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What would we do without NULL? Invent it! :-) You don't have to be a rocket scientist to use 0 if you are looking for an inband pointer value to express actually not a pointer.

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Null is not the problem, it is the language allowing you to write code that accesses values that can possibly be null.

If the language would simply require any pointer access to be checked or converted to a non-nullable type first, 99% of null related bugs would go away. E.g. in C++

void fun(foo *f)
{
    f->x;                  // error: possibly null
    if (f)              
    {
        f->x;              // ok
        foo &r = *f;       // ok, convert to non-nullable type
        if (...) f = bar;  // possibly null again
        f->x;              // error
        r.x;               // ok
    }
}

Sadly, this can't be retrofitted to most languages, as it would break a lot of code, but would be quite reasonable for a new language.

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We use either

  1. Discriminators. An extra attribute or flag or indicator that says that a value is "null" and must be ignored.

  2. Domain-Specific Nulls. A specific value -- within the allowed domain -- that is interpreted as "ignore this value". For example, a social security number of 999-99-9999 could be a domain-specific null value that says the SSN is either unknown or not applicable.

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We'd create all kinds of strange constructs to convey the message of an object 'being invalid' or 'not being there', as seen in the other answers. A message that null can convey very well.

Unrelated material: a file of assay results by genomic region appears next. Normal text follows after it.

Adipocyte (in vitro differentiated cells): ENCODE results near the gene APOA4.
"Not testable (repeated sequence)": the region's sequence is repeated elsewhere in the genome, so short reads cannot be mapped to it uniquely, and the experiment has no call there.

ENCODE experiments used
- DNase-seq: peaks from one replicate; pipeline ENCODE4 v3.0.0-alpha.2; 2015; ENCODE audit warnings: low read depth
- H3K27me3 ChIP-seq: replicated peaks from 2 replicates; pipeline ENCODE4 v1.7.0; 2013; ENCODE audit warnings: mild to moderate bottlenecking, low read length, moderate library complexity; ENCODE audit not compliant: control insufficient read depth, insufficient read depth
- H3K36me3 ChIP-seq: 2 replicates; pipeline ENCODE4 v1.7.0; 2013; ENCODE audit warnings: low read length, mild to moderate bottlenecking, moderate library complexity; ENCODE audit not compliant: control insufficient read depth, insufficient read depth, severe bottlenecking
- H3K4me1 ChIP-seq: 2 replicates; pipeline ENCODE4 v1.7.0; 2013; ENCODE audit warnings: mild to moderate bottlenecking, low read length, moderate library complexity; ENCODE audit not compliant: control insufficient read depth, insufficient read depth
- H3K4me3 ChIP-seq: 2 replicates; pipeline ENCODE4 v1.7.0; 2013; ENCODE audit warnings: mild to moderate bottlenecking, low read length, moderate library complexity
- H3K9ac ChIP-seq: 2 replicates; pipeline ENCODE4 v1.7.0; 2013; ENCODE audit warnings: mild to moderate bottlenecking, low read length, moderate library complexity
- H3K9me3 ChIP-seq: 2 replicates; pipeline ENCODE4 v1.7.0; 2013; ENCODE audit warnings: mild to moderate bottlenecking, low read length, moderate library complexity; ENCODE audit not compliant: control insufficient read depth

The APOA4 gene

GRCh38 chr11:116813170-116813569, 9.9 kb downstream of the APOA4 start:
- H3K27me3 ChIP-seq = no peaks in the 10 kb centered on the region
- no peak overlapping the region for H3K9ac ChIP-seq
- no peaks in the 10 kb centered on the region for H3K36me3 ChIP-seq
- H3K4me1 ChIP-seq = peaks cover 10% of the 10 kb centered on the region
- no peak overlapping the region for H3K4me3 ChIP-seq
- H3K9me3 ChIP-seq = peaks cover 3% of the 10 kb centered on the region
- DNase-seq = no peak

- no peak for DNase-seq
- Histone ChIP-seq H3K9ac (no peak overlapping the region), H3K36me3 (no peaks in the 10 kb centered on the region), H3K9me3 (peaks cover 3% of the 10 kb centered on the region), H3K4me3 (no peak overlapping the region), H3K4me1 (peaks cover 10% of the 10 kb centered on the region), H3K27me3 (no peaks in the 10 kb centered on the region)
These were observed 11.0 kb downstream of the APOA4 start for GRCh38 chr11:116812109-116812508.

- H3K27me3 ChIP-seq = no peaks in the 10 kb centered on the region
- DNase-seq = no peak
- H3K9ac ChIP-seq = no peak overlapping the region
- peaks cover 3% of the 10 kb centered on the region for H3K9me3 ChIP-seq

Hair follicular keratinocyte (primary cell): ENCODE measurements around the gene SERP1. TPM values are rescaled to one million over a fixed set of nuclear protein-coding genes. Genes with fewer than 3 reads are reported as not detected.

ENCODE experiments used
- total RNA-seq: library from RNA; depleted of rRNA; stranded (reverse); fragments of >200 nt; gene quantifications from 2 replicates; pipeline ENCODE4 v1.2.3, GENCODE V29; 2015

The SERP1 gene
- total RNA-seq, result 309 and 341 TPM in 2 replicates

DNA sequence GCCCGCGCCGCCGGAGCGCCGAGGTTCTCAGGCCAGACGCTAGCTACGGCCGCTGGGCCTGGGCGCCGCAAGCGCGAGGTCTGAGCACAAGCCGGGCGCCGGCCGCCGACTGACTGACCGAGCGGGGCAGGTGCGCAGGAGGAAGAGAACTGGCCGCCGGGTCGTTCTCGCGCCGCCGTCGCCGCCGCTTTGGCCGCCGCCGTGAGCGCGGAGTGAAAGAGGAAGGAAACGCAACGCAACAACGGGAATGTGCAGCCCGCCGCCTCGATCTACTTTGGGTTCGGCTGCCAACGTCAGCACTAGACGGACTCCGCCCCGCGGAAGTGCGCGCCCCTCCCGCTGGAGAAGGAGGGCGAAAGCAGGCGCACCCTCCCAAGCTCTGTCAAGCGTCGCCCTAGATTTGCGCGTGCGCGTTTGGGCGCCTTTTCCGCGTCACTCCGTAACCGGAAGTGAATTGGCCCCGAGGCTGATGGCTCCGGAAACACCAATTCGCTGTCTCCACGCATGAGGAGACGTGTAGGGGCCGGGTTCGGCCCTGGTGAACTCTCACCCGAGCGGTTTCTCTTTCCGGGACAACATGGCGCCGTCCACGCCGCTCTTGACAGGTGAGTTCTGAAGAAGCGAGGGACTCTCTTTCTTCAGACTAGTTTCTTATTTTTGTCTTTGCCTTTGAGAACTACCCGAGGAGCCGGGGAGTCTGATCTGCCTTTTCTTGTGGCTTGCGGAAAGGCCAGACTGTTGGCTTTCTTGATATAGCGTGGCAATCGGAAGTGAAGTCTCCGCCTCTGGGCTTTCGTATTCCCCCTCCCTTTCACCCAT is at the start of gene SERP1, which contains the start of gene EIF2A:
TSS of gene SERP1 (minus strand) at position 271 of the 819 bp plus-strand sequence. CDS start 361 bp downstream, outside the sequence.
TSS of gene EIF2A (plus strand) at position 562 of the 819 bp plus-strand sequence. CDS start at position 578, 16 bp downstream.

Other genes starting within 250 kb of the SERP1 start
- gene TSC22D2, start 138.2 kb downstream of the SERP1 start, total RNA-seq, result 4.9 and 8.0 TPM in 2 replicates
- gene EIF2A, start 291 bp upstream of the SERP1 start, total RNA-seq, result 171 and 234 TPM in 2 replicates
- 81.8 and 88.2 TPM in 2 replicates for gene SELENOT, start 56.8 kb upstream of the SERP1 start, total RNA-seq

• The Null Object pattern has its disadvantages, as I explained here.
  • Domain-specific nulls. This forces you to check for magic numbers, which is bad.
  • Collection wrappers, where an empty collection means 'no value'. Nullable wrappers would be better, but that doesn't differ much from checking for null or using the Null Object pattern.

Personally, I would write some C# preprocessor that allows me to use null. This would then map to some dynamic object, which throws a NullReferenceException whenever a method is invoked on it.

Back in 1965, null references may have looked like a mistake. But nowadays, with all kinds of code analysis tools that warn us about null references, we don't have to worry that much. From a programming perspective null is a very valuable keyword.

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Parametric option types are domain-specific, easily checkable both by compilers and readers. Null has no legitimate uses besides low-level implementations. –  bltxd Oct 21 '10 at 15:46